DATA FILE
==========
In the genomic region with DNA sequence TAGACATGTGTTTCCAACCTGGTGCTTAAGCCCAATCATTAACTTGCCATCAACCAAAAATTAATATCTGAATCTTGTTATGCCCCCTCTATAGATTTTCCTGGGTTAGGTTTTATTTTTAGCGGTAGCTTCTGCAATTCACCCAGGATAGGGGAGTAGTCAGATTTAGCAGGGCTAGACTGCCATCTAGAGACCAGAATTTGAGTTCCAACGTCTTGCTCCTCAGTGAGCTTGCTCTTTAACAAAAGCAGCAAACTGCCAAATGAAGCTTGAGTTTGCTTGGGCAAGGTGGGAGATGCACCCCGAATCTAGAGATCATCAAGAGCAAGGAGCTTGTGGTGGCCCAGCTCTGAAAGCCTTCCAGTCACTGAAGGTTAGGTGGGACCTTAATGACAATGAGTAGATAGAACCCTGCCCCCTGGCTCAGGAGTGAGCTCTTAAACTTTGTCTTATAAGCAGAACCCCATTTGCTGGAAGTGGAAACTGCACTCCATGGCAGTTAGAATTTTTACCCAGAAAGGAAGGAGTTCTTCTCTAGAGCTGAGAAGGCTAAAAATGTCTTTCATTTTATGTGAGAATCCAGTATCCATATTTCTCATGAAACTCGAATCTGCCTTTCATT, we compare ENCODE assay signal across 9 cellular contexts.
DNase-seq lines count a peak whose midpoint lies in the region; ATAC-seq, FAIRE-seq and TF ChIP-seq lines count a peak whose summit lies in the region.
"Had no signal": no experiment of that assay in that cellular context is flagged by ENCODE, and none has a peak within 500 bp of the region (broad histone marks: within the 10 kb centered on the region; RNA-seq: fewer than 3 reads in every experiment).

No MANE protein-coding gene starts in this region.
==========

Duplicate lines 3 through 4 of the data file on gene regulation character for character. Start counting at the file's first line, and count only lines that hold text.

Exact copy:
"Had no signal": no experiment of that assay in that cellular context is flagged by ENCODE, and none has a peak within 500 bp of the region (broad histone marks: within the 10 kb centered on the region; RNA-seq: fewer than 3 reads in every experiment).

No MANE protein-coding gene starts in this region.